“If you have a person abused, say, at age four, and they were four in 2009. In 2014, they would be nine. If you took a yearly approach, you would only include in your measure those who were maltreated this year,” says Hedwig Lee, one of the study’s authors. “We show people who’ve experienced this at least one time before they were 18. It’s an estimate that shows the actual burden of maltreatment in children. If you experience maltreatment at any time, it affects you, so [this method] is a more clear snapshot of the population affected.”

The researchers use NCANDS data from 2004 through 2011, and in that time, nearly 5.7 million children had at least one confirmed case of maltreatment during their lives (80 percent of which stemmed from neglect, as opposed to abuse, according to the study). CPS found that 174,400 Black children had been neglected or abused in 2011 alone (for most of these children, it was the first reported case).

Cumulatively, researchers found that by 4 years old, Black children had a 1 in 10 chance of being maltreated. By 10 years old, the risk was 4 in 25. Put another way, that’s at least four students in every fifth-grade class. By 15 years old, Black youth had a 1 in 5 chance of having a CPS file.

In 2011, White children accounted for 317,900 confirmed maltreatment cases, most of which were first offenses. (There were a total of 670,000 confirmed cases that year).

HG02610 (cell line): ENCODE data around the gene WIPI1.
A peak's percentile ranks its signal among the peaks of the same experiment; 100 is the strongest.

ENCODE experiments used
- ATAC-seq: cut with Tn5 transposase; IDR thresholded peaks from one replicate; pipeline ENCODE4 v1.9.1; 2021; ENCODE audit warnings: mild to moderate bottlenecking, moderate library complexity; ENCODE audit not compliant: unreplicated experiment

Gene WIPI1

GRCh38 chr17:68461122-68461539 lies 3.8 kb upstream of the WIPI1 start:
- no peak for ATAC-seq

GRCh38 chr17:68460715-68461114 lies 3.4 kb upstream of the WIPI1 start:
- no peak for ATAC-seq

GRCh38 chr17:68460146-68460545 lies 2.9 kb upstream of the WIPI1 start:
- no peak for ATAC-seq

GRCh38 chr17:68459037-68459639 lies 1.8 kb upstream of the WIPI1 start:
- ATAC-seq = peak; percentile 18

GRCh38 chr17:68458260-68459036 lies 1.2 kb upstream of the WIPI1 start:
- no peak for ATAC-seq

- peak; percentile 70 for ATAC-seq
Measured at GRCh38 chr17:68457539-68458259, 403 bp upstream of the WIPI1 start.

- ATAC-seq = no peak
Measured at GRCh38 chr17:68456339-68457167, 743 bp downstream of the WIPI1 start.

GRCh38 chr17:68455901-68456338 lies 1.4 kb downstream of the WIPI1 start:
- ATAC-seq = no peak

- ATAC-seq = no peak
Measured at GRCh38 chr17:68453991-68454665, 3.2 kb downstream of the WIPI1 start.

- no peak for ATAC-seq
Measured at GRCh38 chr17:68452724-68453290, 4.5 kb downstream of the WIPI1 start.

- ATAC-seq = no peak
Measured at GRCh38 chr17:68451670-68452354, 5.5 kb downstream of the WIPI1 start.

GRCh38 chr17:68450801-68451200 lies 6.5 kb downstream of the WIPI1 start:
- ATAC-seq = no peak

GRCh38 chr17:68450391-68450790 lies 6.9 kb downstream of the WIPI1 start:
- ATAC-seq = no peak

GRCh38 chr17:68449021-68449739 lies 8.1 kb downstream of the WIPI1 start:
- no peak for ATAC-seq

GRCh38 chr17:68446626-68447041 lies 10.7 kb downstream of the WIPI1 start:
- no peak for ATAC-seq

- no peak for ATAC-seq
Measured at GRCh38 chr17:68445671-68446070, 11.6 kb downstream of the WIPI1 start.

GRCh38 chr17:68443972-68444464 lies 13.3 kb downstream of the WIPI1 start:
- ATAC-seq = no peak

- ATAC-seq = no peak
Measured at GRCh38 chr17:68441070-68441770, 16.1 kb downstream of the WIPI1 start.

Cumulatively, by 4 years old White children have a 1 in 20 chance of maltreatment; a 4 in 50 chance by age 10, and a 1 in 10 chance by age 15.

Put another way, Black children are twice as likely to suffer maltreatment as White children by each of those benchmarks.

“It highlights the importance of thinking about how, in the United States, many disparities that occur…are examples of the ways in which the history of racism can lead to disparate outcomes among groups,” Lee says, pointing out that overwhelmed parents of color are much less likely to have access to support such as comprehensive healthcare, lactation consultants, therapists, nannies, and the like.

“When we think of [the data’s] racial disparities, it’s not necessarily bias among CPS, but more about the large problems of social disparities. In many cases parents are overwhelmed and not receiving enough support. That’s a social and economic problem.”